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Physics behind flow of water from a bottle

  1. May 28, 2014 #1
    Hello Guys;

    If u turn a water bottle(full of water) upside down and bring it down towards water present in a bigger vessel than the bottle's mouth. Then water from the bottle will stop flowing at the moment the bottle's opening (mouth) gets immersed in the water present in the vessel why ?
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  3. May 28, 2014 #2
    this would happen at the moment the vacuum created in the wake of the water flow becomes strong enough to support the weight of the water in the bottle. it won't necessarily be at the moment the mouth of the bottle touches the larger fluid surface in the bigger vessel.
  4. May 28, 2014 #3
    Good answer, but...

    To be physically correct, if we take the surface of the larger body of water as a datum level, it would be the atmospheric pressure on the surface of the larger body of water supporting the pressure from the height of water in the bottle above the surface of the water.

    It acts the same way as a barometer.

    With lower atmospheric pressure, more of the water would flow out of the bottle.
    In fact, if the atmospheric pressure could be zero ( a vacuum ), all the water would flow out of the bottle.
  5. May 29, 2014 #4


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    What replaces the water in the bottle, when the water does flow? Is this still possible when the mouth is submerged?
  6. May 29, 2014 #5


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    Couldn't it still "fill up" with vaccum? I would still consider that to be water flow.
  7. May 29, 2014 #6


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    Right, but leads to the pressure imbalance mentioned by others already. I was pointing out what is different between the two cases.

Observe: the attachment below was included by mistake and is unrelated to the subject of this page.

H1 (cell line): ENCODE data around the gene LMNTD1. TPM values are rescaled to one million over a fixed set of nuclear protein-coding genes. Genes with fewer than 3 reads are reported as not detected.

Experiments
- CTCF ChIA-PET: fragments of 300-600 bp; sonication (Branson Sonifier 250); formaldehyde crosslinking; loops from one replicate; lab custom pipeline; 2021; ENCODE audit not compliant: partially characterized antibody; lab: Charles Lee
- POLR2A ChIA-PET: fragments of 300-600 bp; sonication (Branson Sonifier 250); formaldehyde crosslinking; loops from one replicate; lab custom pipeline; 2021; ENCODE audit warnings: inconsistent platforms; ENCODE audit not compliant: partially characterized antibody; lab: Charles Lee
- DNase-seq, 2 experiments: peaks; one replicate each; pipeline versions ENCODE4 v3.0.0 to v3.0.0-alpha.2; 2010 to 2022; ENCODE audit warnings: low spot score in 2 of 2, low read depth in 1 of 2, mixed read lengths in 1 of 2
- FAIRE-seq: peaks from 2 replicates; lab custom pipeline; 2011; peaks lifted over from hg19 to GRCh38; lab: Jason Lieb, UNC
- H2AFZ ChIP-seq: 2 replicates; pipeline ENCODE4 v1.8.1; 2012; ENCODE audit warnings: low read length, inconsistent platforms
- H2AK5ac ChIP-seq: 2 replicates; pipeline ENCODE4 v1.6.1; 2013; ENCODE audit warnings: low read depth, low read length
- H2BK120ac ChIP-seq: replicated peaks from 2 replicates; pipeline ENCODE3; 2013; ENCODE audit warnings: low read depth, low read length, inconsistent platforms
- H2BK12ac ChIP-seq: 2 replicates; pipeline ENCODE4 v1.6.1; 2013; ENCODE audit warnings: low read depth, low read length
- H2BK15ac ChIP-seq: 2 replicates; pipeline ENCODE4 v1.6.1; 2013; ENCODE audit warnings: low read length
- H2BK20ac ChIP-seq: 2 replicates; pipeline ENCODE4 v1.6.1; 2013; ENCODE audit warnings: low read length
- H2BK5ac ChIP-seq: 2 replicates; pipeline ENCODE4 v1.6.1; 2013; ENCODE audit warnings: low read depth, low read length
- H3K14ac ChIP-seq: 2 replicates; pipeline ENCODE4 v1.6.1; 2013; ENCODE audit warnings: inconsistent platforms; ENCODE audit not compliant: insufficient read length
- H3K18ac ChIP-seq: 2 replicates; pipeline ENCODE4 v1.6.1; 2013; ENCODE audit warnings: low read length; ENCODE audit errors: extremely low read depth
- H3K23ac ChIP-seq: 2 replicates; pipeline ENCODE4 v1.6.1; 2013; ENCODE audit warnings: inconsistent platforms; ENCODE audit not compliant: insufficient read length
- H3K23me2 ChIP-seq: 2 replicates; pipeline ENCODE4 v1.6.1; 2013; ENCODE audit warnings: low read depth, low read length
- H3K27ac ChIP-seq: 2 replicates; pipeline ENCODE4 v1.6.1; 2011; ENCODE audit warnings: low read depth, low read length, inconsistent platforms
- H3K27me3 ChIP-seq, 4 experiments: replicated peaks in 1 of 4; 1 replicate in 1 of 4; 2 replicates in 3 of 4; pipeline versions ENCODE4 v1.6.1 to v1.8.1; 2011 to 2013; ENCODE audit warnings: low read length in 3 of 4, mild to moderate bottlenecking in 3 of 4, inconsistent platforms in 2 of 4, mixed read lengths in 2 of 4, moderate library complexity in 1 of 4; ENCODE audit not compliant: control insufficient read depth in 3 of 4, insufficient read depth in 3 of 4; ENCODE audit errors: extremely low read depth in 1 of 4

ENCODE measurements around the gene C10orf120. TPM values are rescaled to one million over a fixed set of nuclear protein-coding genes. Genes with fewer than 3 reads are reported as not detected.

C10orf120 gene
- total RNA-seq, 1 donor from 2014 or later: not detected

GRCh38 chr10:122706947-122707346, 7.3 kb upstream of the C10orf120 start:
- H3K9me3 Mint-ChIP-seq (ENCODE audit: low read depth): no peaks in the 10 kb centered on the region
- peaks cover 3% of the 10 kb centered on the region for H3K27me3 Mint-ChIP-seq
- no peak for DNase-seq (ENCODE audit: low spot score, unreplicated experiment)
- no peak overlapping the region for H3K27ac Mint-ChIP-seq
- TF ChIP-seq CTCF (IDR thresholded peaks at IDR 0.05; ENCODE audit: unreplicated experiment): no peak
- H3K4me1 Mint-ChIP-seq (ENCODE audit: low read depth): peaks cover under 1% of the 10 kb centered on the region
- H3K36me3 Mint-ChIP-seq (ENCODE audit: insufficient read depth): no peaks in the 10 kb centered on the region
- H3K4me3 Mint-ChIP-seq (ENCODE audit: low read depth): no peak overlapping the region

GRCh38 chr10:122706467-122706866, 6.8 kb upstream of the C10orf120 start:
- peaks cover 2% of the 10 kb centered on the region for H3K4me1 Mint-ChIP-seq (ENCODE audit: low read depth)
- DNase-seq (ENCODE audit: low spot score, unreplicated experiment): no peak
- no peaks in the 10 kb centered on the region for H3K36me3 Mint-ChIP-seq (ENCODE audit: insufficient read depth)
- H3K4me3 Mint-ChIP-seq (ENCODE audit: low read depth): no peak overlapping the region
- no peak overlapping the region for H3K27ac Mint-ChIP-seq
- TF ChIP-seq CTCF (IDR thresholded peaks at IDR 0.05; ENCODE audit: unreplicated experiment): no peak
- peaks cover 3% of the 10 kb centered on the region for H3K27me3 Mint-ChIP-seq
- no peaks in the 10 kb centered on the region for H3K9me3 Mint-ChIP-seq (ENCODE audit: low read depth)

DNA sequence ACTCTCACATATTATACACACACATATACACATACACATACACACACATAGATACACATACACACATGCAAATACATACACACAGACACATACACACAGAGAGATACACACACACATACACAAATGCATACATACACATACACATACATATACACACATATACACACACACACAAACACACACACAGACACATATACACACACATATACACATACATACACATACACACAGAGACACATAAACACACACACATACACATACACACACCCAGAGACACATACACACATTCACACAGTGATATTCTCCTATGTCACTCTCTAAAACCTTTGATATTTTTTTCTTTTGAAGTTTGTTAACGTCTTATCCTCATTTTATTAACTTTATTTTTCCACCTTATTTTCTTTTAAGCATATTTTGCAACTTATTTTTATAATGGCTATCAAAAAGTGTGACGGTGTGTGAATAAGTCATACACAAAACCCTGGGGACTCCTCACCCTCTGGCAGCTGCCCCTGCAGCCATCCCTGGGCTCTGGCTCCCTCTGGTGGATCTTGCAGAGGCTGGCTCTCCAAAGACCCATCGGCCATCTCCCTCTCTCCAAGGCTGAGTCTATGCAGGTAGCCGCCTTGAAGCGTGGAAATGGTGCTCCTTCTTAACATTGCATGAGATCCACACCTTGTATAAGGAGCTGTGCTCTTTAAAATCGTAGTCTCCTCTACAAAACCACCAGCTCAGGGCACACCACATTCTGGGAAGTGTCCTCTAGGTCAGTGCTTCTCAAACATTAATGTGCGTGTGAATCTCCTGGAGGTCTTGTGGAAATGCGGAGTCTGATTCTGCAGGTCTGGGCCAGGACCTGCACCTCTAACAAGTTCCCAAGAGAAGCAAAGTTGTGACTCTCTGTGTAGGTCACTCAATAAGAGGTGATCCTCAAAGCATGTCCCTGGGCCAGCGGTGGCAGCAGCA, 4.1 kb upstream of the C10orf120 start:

8. May 29, 2014 #7
    how exactly is the vaccum created inside the bottle isn't it like the air flows inside the bottle at the same time the water flows out of it , this can be seen in water dispensers when u open the tap , water bubbles raise inside the water can?
  9. May 29, 2014 #8
    I think air is the thing that replaces water , but i'am not sure how this will work in vaccum ? If air is the thing that is replacing , then water will not stop to flow at the moment the mouth gets submerged in case of vaccum.
  10. May 29, 2014 #9
    So u are saying that it does not depend on the criteria of submergence???
  11. May 29, 2014 #10
    Under normal situations, in order to empty a bottle of water, you have to fill it with air. If you turn a bottle upside down, water leaks out the opening, and air leaks in. But if you put the top of the bottle underwater, you can't get air to leak in anymore, so the bottle can't empty.

    (but if your bottle is over about 10m tall, you might see the water at the top of the inverted bottle start to boil and a layer of water vapor form at the top)
  12. May 29, 2014 #11

    What in case of vaccum that is the main concept i dont understand?
  13. May 30, 2014 #12
    You need to be more clear.
  14. May 31, 2014 #13
    I need to understand how the water flow will be in case of vaccum , will it terminate at the moment the bottles opening is submerged in the bigger water surface(this is the case where air is present) or not ?
  15. May 31, 2014 #14
    Where is this vacuum present? If it's present throughout your system, then the water flow won't terminate until all the water from the bottle has flown into the bigger container (Because there's no air pressure to counter the weight of the water in the bottle ) If you're talking about vacuum present above the column of water in the bottle, then it would terminate as soon as the weight of the column of water is exactly balanced by the atmospheric pressure on the rest of the water surface (the water in the larger container I mean ). It doesn't depend on when the bottle opening comes in contact with the larger surface (if it doesn't come in contact at all, then all your water would flow out of course )
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